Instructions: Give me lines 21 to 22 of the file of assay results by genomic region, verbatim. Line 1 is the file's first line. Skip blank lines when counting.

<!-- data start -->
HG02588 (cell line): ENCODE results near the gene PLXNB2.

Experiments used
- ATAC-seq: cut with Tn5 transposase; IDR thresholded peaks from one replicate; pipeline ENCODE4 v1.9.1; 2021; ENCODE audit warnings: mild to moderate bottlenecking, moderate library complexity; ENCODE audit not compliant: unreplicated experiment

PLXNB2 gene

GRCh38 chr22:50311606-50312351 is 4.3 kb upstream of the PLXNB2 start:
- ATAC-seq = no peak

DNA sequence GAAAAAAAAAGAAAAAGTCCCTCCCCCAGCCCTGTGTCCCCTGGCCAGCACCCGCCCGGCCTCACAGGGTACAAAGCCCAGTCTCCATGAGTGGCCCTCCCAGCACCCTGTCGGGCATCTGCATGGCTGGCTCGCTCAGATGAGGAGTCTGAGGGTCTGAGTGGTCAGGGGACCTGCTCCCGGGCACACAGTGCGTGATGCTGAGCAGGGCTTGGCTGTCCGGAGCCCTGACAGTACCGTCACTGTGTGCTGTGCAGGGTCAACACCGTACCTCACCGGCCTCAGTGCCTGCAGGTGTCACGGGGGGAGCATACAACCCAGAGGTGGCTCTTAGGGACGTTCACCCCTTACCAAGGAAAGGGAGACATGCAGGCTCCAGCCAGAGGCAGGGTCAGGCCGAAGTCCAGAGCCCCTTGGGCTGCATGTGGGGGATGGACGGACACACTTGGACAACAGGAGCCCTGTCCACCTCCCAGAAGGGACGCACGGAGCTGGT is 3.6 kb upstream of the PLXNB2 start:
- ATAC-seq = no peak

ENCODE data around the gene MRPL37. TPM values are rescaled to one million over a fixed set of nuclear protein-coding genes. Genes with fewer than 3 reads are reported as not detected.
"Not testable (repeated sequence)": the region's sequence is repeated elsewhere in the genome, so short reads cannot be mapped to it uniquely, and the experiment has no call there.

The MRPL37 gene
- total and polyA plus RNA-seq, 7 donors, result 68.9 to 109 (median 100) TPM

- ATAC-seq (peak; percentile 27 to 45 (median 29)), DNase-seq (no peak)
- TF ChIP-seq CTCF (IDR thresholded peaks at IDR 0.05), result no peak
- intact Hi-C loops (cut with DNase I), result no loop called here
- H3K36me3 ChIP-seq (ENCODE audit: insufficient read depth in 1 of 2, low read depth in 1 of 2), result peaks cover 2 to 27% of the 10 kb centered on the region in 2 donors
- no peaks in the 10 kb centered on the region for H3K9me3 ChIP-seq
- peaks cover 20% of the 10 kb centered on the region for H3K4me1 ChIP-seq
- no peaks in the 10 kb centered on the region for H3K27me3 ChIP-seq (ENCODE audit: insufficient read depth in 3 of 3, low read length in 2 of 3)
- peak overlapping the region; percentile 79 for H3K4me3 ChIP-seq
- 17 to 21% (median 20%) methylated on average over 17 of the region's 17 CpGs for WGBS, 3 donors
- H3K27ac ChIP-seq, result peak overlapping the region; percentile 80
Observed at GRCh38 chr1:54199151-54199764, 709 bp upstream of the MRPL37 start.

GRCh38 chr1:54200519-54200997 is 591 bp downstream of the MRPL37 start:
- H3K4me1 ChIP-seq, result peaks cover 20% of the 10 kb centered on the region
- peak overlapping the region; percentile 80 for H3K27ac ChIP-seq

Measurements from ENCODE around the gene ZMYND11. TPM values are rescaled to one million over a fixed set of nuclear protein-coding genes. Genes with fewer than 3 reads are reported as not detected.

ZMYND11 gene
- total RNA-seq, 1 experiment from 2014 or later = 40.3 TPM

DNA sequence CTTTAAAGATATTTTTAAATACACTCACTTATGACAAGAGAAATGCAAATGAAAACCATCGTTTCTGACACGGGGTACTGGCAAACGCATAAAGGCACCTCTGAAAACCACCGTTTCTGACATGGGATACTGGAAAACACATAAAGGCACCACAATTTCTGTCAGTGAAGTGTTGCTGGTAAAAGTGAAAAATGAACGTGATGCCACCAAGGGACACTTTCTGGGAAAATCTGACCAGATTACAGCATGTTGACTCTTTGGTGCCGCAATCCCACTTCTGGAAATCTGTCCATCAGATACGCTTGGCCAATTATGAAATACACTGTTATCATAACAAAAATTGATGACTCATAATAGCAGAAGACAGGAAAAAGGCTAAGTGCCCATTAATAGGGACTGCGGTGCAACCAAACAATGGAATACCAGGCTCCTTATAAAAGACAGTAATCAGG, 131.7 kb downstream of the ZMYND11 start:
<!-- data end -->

- 17 to 21% (median 20%) methylated on average over 17 of the region's 17 CpGs for WGBS, 3 donors
- H3K27ac ChIP-seq, result peak overlapping the region; percentile 80